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artifact

[ahr-tuh-fakt] /ˈɑr təˌfækt/
noun
1.
any object made by human beings, especially with a view to subsequent use.
2.
a handmade object, as a tool, or the remains of one, as a shard of pottery, characteristic of an earlier time or cultural stage, especially such an object found at an archaeological excavation.
3.
any mass-produced, usually inexpensive object reflecting contemporary society or popular culture:
artifacts of the pop rock generation.
4.
a substance or structure not naturally present in the matter being observed but formed by artificial means, as during preparation of a microscope slide.
5.
a spurious observation or result arising from preparatory or investigative procedures.
6.
any feature that is not naturally present but is a product of an extrinsic agent, method, or the like:
statistical artifacts that make the inflation rate seem greater than it is.
Also, artefact.
Origin
1815-1825
1815-25; variant of artefact < Latin phrase arte factum (something) made with skill. See art, fact
Related forms
artifactual
[ahr-tuh-fak-choo-uh l] /ˌɑr təˈfæk tʃu əl/ (Show IPA),
adjective
Dictionary.com Unabridged
Based on the Random House Dictionary, © Random House, Inc. 2014.
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Examples for artifacts
  • Museum professionals always take artifacts and specimens as the starting point.
  • If so, the experiment could be rerun to test that personality indicators are predictive, rather than back-fitted artifacts.
  • Students will explore what artifacts tell us about a culture.
  • The artifacts are clustered together in what might have been ancient, say, gaming halls or courtyards.
  • They want to find artifacts that tell stories about what happened on that land a long time ago, and they're striking pay dirt.
  • Detailed building plans, evocative photographs, and architectural artifacts all reveal the city's past.
  • My sense, though, was that he was reading the ads as cultural artifacts a bit more than as actual ads.
  • Turns out he's quite the history buff and many of the artifacts decorated his office while awaiting the building of the museums.
  • It's in the right location, and the artifacts in and around it are consistent with the other artifacts that have been collected.
  • But those artifacts could be from volcanic eruptions or natural fires.
British Dictionary definitions for artifacts

artifact

/ˈɑːtɪˌfækt/
noun
1.
a variant spelling of artefact
Collins English Dictionary - Complete & Unabridged 2012 Digital Edition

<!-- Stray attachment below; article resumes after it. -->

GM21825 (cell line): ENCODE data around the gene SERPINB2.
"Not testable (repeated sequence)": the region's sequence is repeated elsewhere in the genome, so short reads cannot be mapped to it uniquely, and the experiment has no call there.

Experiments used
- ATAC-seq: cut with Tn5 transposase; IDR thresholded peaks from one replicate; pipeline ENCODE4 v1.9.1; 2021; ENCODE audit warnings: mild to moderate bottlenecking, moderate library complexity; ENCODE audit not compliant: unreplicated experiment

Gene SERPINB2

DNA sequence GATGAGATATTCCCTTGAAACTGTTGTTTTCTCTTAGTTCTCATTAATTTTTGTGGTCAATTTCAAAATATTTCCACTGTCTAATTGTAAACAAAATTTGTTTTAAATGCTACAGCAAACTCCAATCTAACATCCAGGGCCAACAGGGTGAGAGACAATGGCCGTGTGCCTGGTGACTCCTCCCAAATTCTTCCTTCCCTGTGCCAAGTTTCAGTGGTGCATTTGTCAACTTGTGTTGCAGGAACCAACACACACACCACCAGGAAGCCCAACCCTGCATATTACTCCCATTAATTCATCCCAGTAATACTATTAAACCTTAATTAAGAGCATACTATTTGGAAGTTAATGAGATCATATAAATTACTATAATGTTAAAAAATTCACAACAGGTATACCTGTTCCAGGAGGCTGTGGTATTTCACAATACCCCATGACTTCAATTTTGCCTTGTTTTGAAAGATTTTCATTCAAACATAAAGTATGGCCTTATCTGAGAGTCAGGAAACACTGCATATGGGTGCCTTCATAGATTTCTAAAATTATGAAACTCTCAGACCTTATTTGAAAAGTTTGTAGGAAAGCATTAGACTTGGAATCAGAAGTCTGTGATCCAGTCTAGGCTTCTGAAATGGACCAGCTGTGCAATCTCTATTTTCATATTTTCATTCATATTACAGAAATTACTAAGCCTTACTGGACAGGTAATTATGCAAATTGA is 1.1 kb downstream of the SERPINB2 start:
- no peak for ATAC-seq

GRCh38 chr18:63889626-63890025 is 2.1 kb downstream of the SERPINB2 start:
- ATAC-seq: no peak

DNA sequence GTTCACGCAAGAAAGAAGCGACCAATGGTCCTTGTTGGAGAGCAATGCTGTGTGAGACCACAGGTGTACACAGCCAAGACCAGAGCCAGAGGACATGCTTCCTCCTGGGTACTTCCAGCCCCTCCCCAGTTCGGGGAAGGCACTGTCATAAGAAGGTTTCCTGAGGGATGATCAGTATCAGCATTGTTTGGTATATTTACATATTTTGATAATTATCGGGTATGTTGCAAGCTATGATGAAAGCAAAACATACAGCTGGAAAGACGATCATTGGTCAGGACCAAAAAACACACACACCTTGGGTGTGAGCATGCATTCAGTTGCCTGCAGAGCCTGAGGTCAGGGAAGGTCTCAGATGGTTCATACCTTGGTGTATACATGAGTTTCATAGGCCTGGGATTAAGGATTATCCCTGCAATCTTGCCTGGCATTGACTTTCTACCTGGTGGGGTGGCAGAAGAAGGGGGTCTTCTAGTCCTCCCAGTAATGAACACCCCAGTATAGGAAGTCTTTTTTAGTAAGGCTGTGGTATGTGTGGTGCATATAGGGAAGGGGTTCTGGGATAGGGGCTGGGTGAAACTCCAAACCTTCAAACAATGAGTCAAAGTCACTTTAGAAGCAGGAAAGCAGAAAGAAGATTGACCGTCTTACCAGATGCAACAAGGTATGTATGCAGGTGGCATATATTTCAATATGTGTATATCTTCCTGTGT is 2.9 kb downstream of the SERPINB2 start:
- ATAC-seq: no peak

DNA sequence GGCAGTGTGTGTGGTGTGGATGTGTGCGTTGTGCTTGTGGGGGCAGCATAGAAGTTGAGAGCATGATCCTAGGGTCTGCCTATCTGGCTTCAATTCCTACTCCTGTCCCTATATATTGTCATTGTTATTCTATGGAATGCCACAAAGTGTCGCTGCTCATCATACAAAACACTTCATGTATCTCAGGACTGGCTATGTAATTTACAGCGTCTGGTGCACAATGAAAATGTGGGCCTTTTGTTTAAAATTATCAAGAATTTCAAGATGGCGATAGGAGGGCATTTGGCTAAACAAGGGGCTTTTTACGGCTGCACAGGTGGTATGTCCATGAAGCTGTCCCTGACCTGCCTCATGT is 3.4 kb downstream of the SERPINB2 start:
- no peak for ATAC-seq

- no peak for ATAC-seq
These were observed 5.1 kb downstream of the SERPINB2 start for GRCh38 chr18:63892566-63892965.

© William Collins Sons & Co. Ltd. 1979, 1986 © HarperCollins
Publishers 1998, 2000, 2003, 2005, 2006, 2007, 2009, 2012
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Word Origin and History for artifacts

artifact

n.

1821, artefact, "anything made by human art," from Italian artefatto, from Latin arte "by skill" (ablative of ars "art;" see art (n.)) + factum "thing made," from facere "to make, do" (see factitious). The spelling with -i- is by 1884, by influence of the Latin stem. Archaeological application dates from 1890.

Online Etymology Dictionary, © 2010 Douglas Harper
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artifacts in Medicine

artifact ar·ti·fact or ar·te·fact (är'tə-fākt')
n.

  1. A structure or substance not normally present but produced by an external agent or action, such as a structure seen in a microscopic specimen after fixation that is not present in the living tissue.

  2. A skin lesion produced or perpetuated by self-inflicted action.


ar'ti·fac·ti'tious (-fāk-tĭsh'əs) or ar'ti·fac'tu·al (-fāk'chu-əl) adj.
The American Heritage® Stedman's Medical Dictionary
Copyright © 2002, 2001, 1995 by Houghton Mifflin Company. Published by Houghton Mifflin Company.
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artifacts in Science
artifact also artefact
  (är'tə-fākt')   
  1. An object produced or shaped by human craft, especially a tool, weapon, or ornament of archaeological or historical interest.

  2. An artificial product or effect observed in a natural system, especially one introduced by the technology used in scientific investigation or by experimental error.


The American Heritage® Science Dictionary
Copyright © 2002. Published by Houghton Mifflin. All rights reserved.
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